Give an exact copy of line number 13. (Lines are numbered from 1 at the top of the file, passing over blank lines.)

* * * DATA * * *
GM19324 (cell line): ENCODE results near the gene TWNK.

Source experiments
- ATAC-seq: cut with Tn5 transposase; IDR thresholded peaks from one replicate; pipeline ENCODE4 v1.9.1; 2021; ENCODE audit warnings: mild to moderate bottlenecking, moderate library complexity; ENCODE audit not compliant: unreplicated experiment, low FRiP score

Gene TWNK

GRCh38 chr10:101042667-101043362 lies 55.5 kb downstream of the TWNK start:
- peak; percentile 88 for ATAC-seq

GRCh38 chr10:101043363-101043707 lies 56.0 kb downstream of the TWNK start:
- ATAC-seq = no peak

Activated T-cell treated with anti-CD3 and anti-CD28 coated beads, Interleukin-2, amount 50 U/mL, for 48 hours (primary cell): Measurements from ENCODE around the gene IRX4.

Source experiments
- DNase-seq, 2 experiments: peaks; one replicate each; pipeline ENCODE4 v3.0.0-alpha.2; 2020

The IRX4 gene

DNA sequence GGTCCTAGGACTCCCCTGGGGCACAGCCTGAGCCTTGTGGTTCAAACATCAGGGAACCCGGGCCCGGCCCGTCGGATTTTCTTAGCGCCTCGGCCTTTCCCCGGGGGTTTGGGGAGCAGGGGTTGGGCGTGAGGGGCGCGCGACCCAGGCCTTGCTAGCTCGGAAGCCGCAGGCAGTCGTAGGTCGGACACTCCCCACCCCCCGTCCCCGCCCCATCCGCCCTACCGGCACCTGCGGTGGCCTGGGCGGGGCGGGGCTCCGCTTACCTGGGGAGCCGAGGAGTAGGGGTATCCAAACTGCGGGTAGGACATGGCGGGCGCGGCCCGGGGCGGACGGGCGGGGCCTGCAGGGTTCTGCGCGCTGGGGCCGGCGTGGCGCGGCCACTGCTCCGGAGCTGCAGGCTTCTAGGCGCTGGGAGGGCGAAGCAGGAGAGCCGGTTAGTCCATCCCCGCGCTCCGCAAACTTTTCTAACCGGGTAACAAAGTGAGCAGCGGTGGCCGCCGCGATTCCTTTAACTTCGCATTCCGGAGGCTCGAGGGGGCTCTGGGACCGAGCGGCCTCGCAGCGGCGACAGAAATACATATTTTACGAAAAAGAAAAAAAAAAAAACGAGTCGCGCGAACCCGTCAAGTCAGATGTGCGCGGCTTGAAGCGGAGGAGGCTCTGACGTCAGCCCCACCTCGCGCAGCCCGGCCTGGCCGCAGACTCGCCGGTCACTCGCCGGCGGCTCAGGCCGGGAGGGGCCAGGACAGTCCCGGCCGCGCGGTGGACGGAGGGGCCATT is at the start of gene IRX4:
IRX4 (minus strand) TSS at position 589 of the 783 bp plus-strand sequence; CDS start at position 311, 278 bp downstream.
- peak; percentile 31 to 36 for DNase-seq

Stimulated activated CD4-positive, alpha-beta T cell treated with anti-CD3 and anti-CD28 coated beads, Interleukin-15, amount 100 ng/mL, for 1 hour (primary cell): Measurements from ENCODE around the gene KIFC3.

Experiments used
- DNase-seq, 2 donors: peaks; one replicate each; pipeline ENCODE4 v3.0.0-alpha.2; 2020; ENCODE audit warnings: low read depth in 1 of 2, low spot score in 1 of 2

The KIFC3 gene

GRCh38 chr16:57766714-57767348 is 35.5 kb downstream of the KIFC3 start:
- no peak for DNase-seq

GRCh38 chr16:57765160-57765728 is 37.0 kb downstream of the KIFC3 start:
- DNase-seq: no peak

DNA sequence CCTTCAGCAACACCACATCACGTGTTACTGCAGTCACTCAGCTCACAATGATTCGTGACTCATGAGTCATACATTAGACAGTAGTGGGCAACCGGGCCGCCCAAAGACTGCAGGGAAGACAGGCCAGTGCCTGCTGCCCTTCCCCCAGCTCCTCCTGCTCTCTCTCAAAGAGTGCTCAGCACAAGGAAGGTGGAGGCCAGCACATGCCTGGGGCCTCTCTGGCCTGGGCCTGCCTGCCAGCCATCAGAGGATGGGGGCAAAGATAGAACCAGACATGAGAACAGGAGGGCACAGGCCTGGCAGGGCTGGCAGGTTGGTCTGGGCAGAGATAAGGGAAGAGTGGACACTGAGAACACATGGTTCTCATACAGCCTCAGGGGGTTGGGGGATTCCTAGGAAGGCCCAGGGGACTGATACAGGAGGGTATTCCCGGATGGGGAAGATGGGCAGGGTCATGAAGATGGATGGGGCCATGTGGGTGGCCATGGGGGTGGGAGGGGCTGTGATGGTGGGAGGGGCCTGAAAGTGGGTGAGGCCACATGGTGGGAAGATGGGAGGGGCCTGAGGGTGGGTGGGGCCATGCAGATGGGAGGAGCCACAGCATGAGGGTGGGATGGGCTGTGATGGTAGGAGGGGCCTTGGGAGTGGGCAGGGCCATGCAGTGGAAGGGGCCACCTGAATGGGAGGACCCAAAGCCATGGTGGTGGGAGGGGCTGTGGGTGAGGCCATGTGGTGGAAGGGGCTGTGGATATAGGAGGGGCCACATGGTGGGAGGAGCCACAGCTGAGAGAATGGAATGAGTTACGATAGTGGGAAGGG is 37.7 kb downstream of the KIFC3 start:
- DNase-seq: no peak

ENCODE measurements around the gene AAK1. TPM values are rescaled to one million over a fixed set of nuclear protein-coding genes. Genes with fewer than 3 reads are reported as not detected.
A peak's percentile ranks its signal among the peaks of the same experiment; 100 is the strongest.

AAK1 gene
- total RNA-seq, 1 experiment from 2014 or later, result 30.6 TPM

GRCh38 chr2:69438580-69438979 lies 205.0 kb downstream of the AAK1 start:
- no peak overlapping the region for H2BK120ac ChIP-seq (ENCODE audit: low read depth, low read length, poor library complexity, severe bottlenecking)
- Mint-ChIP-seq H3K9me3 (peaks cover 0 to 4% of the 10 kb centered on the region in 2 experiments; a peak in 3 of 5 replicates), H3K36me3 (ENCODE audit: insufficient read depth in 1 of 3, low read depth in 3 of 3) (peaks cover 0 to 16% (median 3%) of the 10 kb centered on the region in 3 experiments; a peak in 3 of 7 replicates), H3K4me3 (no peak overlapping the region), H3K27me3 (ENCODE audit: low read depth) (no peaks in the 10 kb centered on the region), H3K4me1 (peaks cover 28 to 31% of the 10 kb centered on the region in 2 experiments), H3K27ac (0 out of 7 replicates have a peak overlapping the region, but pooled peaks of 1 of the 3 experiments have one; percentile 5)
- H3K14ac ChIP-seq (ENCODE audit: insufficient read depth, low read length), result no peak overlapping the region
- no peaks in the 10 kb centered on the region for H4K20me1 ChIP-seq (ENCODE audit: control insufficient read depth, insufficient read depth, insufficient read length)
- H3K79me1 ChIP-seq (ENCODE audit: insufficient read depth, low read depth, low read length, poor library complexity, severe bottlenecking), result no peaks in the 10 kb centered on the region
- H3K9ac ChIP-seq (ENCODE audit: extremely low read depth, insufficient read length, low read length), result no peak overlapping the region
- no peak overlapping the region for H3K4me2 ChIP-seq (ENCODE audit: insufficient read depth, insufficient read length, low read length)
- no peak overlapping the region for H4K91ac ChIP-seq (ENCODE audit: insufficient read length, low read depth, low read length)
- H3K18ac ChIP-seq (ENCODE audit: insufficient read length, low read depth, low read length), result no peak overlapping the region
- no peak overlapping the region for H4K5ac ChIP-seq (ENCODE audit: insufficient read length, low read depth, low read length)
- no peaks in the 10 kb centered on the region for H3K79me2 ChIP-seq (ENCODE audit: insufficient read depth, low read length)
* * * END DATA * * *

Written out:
DNA sequence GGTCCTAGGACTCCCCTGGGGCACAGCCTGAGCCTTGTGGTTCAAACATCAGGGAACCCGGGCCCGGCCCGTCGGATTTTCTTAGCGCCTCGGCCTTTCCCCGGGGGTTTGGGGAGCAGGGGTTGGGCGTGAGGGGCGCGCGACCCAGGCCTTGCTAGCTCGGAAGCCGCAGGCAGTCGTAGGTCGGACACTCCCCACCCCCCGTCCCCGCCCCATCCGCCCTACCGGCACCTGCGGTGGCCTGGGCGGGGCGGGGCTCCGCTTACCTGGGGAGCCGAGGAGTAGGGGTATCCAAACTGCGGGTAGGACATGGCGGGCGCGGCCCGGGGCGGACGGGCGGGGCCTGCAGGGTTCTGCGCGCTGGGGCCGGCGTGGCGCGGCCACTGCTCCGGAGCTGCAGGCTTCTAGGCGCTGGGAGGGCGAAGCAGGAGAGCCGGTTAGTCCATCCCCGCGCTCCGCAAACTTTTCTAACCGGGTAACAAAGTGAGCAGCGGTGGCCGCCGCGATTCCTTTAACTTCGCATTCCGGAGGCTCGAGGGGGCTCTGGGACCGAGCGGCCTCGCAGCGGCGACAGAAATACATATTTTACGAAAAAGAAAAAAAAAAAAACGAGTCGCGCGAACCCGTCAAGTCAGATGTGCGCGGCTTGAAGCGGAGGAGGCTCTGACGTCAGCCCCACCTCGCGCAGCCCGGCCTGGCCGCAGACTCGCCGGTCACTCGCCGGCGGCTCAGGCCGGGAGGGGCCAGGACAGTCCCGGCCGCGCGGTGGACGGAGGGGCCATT is at the start of gene IRX4: